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Renaissance - Azure d'Or CD (album) cover




Symphonic Prog

3.03 | 225 ratings

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3 stars Review Nš 173

'Azure D'Or' is the ninth studio album of Renaissance and was released in 1979. This was the first album where the band stopped using an orchestra, the first album where the band exclusively features short songs and where the long epic pieces were gone and it was also the first album with the only full instrumental song ever released by the group.

The line up of the album is the same of their last previous studio albums. So, the line up on 'Azure D'Or' is Annie Haslam (lead and backing vocals), Michael Dunford (guitars), John Tout (keyboards), Jon Camp (vocals, backing vocals, guitars and bass) and Terence Sullivan (backing vocals, drums and percussion). However, this was the last album to feature this line up. John Tout who was dealing with some personal problems due to the death of his sister left the band and Terry Sullivan, long time friend of John Tout, also left the band as well, by a principle of solidarity.

'Azure D'Or' has ten tracks. The first track 'Jekyll And Hyde' written by Betty Thatcher and Michael Dunford is a good song to open the album. Annie Haslam's voice sounds as good as ever, and despite the new rhythm, more pop than was usual, it remains an unmistakable Renaissance's song, as fresh and cool, as always it was. The second track 'The Winter Tree' written by Betty Thatcher and Michael Dunford is a great example of a good pop music with excellent musical composition. It combines a nice acoustic guitar work with a beautiful keyboard working. It isn't as good as the previous song, but it's still a good song. The third track 'Only Angels Have Wings' written by Jon Camp is a different track from the previous, especially because it has the male voice of Jon Camp. It's a song with excellent orchestration and a great keyboard working. We may say that this is a typical symphonic track, very interesting and pleasant to hear, which curiously hasn't any drumming work. The fourth track 'Golden Key' written by Betty Thatcher and Michael Dunford is an excellent track and it's probably my favourite track on the album. It's a wonderful song, probably the best musical composition on the album, and it's also probably, the most progressive track on it. This is a great melodic song with an absolute irreproachable orchestration, completely in the same vein of some of the best songs composed for their previous great studio albums. The fifth track 'Forever Changing' written by Betty Thatcher and Terry Sullivan represents another good musical moment on the album and represents also another highlight on it. This is another great melodic song with a memorable melody and where, once more, we are in presence of a fantastic vocal performance and a great acoustic guitar working. The sixth track 'Secret Mission' written by Jon Camp is another good song where all the musical elements, combined together, turned this song complex enough, to can be called a good progressive song, really. Once more the vocal performance of Annie Haslam is great and the keyboard work of John Tout is also, and once more, absolutely remarkable. No doubt about it. The seventh track 'Kalynda (A Magical Isle)' written by Jon Camp is a nice melodic song full of emotions. It has another great and perfect acoustic guitar working. Once more the vocal performance of Annie Haslam deserves a special mention. It's a very beautiful and simple song and although it can't be considered one of the most progressives on the album. The final result is another catchy and pleasant song to hear. The eighth track 'The Discovery' written by Jon Camp is a rare instrumental track for the band, the only composed on the album. Sincerely and despite being a very simple and vulgar instrumental song, I consider it a delightful and very interesting track, with great orchestration and with a classical touch. The ninth track 'Friends' written by Betty Thatcher and Michael Dunford is another beautiful and melodic song. It's true that it's another very simple song, in terms of musical composition, and a little bit repetitive. But, once more, the final result is sufficiently catchy, nice, pleasant and enjoyable to hear. The tenth and last track 'The Flood At Lyons' written by Jon Camp and Michael Dunford was the song chosen to close the album. This is another good song that brings us the same mood and musical arrangements of their best good old times. Once again the vocal working of Annie Haslam is absolutely great and contributes powerfully to turn this song into a great musical moment and ending this album magnificently.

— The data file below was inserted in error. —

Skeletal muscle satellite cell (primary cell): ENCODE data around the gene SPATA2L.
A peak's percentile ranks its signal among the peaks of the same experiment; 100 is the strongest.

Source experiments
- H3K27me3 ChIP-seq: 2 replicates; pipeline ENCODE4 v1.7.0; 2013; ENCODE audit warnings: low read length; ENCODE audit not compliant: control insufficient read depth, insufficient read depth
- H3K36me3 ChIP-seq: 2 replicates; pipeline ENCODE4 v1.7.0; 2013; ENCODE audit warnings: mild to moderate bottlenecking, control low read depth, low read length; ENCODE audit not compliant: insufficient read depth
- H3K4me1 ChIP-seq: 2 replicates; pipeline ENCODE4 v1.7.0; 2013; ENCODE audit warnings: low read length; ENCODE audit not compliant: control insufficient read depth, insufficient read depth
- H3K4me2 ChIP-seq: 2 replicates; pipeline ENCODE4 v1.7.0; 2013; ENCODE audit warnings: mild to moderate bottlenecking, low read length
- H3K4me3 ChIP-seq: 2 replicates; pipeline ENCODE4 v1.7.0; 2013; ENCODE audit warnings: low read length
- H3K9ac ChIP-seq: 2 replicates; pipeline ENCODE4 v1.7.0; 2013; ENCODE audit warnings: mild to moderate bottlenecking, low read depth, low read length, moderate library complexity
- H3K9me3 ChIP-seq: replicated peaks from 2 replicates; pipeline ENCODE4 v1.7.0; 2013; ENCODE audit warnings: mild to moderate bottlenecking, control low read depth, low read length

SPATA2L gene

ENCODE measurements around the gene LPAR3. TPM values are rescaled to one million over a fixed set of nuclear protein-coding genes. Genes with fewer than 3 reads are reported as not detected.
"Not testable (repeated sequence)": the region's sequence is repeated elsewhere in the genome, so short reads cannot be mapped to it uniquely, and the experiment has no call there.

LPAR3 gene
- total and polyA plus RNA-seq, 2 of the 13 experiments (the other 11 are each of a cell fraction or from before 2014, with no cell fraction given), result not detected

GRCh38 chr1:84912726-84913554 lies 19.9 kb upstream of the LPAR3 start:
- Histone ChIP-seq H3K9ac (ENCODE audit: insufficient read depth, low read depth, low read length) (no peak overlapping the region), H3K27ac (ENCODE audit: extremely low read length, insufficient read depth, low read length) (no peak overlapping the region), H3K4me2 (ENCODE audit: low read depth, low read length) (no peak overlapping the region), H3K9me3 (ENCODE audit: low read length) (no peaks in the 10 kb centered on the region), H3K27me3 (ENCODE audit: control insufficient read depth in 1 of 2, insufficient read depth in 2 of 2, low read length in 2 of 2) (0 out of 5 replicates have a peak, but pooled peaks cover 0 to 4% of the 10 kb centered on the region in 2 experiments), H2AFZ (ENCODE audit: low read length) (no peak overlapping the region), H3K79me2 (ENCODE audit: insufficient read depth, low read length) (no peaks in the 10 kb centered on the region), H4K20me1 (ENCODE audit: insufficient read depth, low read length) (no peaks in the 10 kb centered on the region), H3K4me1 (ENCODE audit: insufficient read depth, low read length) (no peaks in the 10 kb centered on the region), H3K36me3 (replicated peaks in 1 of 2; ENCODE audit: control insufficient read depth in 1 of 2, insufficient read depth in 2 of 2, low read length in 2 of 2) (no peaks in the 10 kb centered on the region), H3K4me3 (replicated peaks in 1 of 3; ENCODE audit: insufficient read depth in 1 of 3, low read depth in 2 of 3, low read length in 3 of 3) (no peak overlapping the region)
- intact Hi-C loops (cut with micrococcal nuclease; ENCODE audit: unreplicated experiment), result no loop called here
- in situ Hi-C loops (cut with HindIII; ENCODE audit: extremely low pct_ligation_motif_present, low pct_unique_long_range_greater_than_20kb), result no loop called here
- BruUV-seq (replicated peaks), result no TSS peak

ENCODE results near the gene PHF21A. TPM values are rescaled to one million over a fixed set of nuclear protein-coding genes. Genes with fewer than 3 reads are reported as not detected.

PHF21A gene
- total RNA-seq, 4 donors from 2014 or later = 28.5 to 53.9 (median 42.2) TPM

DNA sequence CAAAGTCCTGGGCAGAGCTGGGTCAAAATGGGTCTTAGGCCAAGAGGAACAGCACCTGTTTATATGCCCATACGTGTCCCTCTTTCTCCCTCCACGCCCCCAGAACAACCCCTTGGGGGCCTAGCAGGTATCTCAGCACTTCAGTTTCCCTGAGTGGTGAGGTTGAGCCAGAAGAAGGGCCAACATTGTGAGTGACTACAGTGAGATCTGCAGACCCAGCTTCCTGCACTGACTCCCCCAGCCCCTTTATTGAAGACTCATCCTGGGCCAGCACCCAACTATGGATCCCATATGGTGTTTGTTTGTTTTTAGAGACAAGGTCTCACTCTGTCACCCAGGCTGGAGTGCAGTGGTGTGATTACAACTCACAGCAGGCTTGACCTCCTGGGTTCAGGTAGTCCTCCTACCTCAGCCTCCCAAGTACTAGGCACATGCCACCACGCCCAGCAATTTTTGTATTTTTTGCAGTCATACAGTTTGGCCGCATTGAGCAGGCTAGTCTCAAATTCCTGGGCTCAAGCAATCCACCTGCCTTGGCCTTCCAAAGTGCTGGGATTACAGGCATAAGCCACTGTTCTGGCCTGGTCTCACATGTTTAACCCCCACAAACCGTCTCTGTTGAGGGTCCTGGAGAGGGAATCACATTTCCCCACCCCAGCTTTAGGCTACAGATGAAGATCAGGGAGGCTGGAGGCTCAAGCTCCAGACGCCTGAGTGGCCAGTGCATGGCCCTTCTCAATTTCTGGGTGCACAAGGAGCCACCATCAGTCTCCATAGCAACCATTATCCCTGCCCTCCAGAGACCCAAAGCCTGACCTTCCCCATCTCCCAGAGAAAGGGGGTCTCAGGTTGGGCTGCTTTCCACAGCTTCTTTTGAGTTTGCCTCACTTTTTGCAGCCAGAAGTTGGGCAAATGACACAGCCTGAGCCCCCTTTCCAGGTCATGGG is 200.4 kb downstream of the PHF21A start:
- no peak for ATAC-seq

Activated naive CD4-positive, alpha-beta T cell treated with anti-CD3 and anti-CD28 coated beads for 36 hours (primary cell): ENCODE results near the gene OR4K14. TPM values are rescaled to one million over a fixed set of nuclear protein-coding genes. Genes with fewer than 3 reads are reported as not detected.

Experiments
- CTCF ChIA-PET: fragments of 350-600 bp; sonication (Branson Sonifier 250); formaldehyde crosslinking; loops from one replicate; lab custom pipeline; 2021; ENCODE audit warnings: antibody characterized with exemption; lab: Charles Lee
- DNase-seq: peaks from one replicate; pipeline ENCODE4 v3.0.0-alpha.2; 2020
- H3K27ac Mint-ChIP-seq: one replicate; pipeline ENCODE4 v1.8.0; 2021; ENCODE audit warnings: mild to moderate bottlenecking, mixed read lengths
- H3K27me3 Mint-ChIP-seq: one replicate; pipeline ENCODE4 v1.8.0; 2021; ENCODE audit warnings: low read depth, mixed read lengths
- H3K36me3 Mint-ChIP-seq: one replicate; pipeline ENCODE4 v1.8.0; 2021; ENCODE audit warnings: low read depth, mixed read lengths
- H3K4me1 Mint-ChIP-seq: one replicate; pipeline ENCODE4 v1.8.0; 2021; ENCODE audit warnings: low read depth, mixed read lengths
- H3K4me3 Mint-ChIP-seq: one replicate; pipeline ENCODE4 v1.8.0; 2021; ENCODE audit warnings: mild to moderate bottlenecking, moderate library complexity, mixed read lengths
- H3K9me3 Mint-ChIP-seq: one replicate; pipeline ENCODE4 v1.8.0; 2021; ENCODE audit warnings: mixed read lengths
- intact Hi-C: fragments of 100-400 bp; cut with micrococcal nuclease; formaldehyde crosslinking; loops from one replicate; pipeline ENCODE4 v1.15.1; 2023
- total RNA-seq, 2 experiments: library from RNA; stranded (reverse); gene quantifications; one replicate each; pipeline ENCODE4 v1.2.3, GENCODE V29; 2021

Conclusion: Despite 'Azure D'Or' be the weakest musical work released by Renaissance in the 70's, it remains, for me, a good album. It's true that it's a more commercially oriented album only with short songs, but in general, we can say that it's a very pleasant and nice musical proposal to hear, nothing disastrous and sufficiently good to be considered still a classic Renaissance's album, a minor classic it's true, but nevertheless, it's still a classic album from them. If you don't know Renaissance's music yet, you may like 'Azure D'Or'. I even sincerely think that even who knows their best albums shouldn't be disappointed with it, because it isn't as bad as some think. However, I wouldn't advise you to start with it. My advice is to start with 'Ashes Are Burning', 'Turn Of The Cards' or 'Scheherazade And Other Stories'. Their compilation album 'De Capo' is also another great proposal to start with this great 70's band.

Prog is my Ferrari. Jem Godfrey (Frost*)

VianaProghead | 3/5 |


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